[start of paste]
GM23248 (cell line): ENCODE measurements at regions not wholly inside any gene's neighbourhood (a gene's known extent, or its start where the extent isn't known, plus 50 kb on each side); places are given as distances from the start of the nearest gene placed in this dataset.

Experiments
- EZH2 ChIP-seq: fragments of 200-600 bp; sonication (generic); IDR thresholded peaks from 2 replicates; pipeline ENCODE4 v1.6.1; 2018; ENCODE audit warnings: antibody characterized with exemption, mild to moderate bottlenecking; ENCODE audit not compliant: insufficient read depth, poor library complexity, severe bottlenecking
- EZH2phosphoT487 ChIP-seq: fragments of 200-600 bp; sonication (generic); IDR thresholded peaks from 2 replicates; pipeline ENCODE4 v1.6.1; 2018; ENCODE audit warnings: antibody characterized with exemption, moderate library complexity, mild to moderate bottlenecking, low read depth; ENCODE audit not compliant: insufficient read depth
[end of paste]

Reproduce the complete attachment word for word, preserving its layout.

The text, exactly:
GM23248 (cell line): ENCODE measurements at regions not wholly inside any gene's neighbourhood (a gene's known extent, or its start where the extent isn't known, plus 50 kb on each side); places are given as distances from the start of the nearest gene placed in this dataset.

Experiments
- EZH2 ChIP-seq: fragments of 200-600 bp; sonication (generic); IDR thresholded peaks from 2 replicates; pipeline ENCODE4 v1.6.1; 2018; ENCODE audit warnings: antibody characterized with exemption, mild to moderate bottlenecking; ENCODE audit not compliant: insufficient read depth, poor library complexity, severe bottlenecking
- EZH2phosphoT487 ChIP-seq: fragments of 200-600 bp; sonication (generic); IDR thresholded peaks from 2 replicates; pipeline ENCODE4 v1.6.1; 2018; ENCODE audit warnings: antibody characterized with exemption, moderate library complexity, mild to moderate bottlenecking, low read depth; ENCODE audit not compliant: insufficient read depth